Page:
“The longer this virus spreads, the more opportunities it has to change,” she said. “So we really need to do everything we can right now to prevent spread, and minimizing that spread will reduce the chances of it changing.”
Viruses mutate regularly, and scientists have found thousands of different mutations among samples of the virus causing COVID-19. Many of these changes have no effect on how easily the virus spreads or how severe symptoms are.
Susan Hopkins of Public Health England said while the variant has been circulating since September, it wasn’t until the last week that officials felt they had enough evidence to declare that it has higher transmissibility than other circulating coronaviruses.
U.S. President-elect Joe Biden’s nominee for U.S. surgeon general said Sunday that the emergence of the new strain doesn’t change the public health guidance on precautions for reducing the spread of the virus, such as wearing masks, social distancing and washing hands.
“While it seems to be more easily transmissible, we do not have evidence yet that this is a more deadly virus to an individual who acquires it,” Vivek Murthy said on NBC’s “Meet the Press.” “There’s no reason to believe that the vaccines that have been developed will not be effective against this virus, as well.”
Europe has been walloped this fall by soaring new infections and deaths due to a resurgence of the virus, and many nations have reimposed a series of restrictions to reign in their outbreaks.
Britain has seen over 67,000 deaths in the pandemic, the second-highest confirmed toll in Europe after Italy. Europe as a whole has recorded nearly 499,000 virus deaths, according to a tally by Johns Hopkins University that experts believe is an undercount, due to limited testing and missed cases.
The European Medicines Agency, meanwhile, is meeting Monday to approve the first COVID-19 vaccine for the European Union’s 27 nations, bringing vaccinations closer for millions of EU citizens. The vaccine made by German pharmaceutical company BioNTech and American drugmaker Pfizer is already in use in the United States, Britain, Canada and other countries.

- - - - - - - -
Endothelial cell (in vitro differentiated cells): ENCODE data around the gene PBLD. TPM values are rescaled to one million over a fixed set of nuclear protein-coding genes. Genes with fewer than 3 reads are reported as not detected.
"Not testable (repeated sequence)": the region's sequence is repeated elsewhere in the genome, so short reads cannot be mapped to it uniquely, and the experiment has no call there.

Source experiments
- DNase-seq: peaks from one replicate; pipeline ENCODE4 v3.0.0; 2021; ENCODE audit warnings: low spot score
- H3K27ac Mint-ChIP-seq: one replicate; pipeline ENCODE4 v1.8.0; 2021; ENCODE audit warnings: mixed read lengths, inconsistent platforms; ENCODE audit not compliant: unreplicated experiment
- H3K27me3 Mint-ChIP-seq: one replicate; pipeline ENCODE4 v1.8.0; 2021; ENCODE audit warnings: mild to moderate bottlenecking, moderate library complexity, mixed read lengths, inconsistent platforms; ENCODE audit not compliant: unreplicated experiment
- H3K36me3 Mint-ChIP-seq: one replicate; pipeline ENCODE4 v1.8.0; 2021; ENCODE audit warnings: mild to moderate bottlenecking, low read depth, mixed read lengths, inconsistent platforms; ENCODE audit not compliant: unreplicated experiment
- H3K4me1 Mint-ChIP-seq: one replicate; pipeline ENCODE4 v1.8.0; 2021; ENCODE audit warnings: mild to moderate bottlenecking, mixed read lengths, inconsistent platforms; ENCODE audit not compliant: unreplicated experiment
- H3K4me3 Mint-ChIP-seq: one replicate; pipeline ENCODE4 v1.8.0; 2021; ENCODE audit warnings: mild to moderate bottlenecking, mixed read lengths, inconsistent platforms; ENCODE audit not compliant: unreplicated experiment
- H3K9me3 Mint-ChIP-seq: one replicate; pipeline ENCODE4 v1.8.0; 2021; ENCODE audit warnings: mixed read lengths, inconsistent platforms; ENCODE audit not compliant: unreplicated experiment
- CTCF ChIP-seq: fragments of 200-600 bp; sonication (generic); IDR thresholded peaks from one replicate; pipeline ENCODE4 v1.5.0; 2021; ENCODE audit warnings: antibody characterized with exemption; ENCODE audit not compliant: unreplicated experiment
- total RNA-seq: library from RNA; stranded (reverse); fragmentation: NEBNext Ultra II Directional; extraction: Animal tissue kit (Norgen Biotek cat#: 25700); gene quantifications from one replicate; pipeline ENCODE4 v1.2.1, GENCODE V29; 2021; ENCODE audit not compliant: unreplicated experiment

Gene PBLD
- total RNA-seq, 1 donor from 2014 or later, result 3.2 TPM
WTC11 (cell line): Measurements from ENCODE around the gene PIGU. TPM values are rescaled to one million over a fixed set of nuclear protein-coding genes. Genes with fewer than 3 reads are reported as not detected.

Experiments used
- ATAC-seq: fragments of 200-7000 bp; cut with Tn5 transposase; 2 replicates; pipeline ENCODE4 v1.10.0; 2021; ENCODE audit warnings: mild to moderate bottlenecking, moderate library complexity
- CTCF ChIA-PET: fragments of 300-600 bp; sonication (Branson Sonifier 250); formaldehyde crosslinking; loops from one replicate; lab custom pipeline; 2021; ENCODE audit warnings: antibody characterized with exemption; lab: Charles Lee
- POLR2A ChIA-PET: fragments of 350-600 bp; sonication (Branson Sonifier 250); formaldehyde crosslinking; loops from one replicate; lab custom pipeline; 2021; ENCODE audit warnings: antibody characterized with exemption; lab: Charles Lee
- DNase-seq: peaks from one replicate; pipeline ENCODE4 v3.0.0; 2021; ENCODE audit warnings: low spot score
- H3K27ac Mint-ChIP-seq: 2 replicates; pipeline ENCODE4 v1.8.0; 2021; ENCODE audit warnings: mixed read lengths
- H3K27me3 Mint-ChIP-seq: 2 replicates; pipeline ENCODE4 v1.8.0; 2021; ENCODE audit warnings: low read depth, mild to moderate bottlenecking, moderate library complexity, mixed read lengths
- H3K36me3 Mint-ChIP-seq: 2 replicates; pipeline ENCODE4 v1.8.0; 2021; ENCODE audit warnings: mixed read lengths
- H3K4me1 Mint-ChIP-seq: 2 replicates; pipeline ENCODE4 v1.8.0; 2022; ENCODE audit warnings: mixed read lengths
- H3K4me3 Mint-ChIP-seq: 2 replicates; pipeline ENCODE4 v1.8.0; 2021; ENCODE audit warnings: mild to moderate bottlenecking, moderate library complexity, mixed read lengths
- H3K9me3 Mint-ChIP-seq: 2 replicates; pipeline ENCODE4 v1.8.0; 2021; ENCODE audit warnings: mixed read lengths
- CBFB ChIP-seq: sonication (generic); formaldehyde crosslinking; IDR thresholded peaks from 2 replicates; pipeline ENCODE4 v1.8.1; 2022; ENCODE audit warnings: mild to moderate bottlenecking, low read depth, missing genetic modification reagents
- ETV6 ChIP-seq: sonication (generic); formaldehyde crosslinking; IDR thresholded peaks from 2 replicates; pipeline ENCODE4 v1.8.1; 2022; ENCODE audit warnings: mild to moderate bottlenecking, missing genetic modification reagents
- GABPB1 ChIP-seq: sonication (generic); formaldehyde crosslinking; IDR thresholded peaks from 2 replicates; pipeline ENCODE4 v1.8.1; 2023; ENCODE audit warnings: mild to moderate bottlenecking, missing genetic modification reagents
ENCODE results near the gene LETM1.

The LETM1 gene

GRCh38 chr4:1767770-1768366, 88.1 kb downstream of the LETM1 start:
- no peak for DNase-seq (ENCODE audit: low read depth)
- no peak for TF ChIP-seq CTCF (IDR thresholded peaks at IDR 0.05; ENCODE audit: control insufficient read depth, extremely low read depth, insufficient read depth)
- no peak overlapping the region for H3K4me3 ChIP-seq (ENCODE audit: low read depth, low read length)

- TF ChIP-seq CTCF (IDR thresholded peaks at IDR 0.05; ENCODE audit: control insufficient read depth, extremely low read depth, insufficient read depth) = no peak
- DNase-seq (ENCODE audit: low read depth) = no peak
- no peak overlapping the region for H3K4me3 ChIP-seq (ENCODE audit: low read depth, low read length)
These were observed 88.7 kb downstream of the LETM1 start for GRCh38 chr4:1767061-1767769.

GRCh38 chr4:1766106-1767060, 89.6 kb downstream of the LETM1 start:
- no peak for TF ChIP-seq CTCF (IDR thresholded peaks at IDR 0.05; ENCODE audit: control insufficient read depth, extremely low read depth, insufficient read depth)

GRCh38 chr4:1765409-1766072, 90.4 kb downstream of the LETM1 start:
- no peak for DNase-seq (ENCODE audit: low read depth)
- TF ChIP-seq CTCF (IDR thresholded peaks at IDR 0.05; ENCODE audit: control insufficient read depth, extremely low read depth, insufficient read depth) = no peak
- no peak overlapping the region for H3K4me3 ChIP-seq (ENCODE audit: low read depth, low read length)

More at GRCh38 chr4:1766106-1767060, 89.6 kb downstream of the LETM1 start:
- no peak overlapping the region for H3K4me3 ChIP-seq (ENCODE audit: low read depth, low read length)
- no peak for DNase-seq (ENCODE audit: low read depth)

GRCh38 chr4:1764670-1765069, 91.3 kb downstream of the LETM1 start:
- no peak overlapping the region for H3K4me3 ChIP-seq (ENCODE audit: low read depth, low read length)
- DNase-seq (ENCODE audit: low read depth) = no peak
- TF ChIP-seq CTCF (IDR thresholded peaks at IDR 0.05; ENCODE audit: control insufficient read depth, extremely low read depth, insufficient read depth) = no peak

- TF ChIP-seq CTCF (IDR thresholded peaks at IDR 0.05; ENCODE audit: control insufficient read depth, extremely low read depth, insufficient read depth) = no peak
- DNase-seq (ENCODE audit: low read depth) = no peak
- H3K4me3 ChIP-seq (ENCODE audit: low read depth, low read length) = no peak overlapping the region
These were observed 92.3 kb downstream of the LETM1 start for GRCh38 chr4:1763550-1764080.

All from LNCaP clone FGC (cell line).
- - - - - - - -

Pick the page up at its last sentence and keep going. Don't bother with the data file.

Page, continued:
The EMA moved up its assessment of the Pfizer-BioNTech vaccine by a week after heavy pressure from EU governments, especially Germany, which has said that after the EMA approval it could start vaccinating citizens as early as next Sunday.
In an urgent address to the nation on Saturday, Johnson ordered all non-essential shops, hairdressers and gyms in London and large parts of southern England closed and told Britons to reorganize their holiday plans. No mixing of households is now allowed indoors in the region, and only essential travel is permitted. In the rest of England, people will be allowed to meet in Christmas bubbles for just one day instead of the five that were planned.
After he spoke, videos emerged online that showed crowds of people rushing to London’s train stations, apparently making a dash for places in the U.K. with less stringent coronavirus restrictions before the new rules took effect. Health Secretary Matt Hancock called those scenes “totally irresponsible.”
While Hancock insisted officials had acted “very quickly and decisively,” critics said Britain’s Conservative government should have moved against rising infections and hospitalizations much earlier.
“The alarms bells have been ringing for weeks, but the prime minister chose to ignore them,” said Keir Starmer, leader of the opposition Labour Party. “It is an act of gross negligence by a prime minister who, once again, has been caught behind the curve.”
Sylvia Hui reported from London. Raf Casert in Brussels, Colleen Barry in Milan, Karel Janicek in Prague, and John Hanna in Washington, contributed to this report.